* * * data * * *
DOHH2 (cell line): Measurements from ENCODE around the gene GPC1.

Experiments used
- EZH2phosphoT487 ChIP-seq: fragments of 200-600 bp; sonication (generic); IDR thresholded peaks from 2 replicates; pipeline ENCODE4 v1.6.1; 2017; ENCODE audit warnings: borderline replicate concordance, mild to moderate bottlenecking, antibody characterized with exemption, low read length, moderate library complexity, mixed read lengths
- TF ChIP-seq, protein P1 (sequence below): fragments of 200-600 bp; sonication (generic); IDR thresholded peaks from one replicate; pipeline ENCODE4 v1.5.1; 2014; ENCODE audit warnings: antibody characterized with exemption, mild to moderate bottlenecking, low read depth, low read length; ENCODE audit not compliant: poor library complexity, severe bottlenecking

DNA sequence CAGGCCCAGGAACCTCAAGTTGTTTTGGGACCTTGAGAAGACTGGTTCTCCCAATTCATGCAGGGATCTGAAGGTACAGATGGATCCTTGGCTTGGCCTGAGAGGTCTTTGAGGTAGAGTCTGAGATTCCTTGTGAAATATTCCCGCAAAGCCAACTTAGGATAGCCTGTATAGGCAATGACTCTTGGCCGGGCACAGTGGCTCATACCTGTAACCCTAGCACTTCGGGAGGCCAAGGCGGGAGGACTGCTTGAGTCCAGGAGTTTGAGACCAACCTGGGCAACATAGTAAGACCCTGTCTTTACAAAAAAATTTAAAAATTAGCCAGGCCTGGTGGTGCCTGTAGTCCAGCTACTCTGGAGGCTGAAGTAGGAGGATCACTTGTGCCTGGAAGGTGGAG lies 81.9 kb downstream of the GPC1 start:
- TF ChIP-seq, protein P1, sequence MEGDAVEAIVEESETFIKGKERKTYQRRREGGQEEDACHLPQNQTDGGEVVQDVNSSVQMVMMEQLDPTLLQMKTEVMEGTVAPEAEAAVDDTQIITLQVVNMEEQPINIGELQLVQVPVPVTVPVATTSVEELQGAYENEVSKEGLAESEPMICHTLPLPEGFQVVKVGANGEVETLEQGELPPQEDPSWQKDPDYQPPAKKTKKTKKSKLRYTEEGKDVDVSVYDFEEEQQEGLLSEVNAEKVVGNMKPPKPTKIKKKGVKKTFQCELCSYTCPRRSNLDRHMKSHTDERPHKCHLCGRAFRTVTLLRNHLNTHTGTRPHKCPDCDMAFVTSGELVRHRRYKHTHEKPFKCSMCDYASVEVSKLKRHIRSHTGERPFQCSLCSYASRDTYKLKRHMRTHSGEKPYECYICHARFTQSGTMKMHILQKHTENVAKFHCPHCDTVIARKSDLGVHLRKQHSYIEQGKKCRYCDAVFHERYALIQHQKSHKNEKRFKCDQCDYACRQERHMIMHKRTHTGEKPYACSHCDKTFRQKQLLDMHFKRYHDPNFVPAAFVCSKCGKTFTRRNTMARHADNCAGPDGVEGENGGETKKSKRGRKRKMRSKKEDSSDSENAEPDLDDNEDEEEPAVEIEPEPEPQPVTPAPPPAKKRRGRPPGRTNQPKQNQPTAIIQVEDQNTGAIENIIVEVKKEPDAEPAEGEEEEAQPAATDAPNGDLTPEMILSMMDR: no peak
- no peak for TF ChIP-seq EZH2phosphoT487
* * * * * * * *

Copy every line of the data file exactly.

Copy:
DOHH2 (cell line): Measurements from ENCODE around the gene GPC1.

Experiments used
- EZH2phosphoT487 ChIP-seq: fragments of 200-600 bp; sonication (generic); IDR thresholded peaks from 2 replicates; pipeline ENCODE4 v1.6.1; 2017; ENCODE audit warnings: borderline replicate concordance, mild to moderate bottlenecking, antibody characterized with exemption, low read length, moderate library complexity, mixed read lengths
- TF ChIP-seq, protein P1 (sequence below): fragments of 200-600 bp; sonication (generic); IDR thresholded peaks from one replicate; pipeline ENCODE4 v1.5.1; 2014; ENCODE audit warnings: antibody characterized with exemption, mild to moderate bottlenecking, low read depth, low read length; ENCODE audit not compliant: poor library complexity, severe bottlenecking

DNA sequence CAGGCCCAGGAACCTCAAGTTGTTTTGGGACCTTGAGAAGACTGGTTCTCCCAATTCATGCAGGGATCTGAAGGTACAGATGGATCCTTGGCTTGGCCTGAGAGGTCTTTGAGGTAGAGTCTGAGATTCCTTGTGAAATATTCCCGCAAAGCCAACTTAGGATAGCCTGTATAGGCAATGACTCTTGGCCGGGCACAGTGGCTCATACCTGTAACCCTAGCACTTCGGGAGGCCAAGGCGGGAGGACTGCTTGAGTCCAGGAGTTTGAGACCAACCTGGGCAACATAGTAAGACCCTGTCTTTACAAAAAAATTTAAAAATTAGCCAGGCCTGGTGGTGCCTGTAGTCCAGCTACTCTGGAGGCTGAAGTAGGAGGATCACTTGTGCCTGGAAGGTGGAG lies 81.9 kb downstream of the GPC1 start:
- TF ChIP-seq, protein P1, sequence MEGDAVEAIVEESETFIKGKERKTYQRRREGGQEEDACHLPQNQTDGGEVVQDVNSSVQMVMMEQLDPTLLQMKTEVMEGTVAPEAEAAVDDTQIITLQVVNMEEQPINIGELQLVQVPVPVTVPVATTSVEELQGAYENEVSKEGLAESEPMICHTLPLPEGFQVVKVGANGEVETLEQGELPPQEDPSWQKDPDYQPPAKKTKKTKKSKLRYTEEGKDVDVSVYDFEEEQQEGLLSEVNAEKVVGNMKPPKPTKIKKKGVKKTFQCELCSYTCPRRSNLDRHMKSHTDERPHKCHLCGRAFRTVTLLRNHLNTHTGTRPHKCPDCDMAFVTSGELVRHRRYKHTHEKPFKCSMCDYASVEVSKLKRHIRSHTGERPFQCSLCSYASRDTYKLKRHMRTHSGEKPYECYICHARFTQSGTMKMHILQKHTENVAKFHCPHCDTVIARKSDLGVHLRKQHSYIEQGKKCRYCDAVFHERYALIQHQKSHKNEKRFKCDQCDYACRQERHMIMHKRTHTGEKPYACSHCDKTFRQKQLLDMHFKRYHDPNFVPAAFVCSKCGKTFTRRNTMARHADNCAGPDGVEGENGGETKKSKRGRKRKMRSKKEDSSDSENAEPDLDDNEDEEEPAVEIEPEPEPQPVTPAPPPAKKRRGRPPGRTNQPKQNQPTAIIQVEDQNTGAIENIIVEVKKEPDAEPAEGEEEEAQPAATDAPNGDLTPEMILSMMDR: no peak
- no peak for TF ChIP-seq EZH2phosphoT487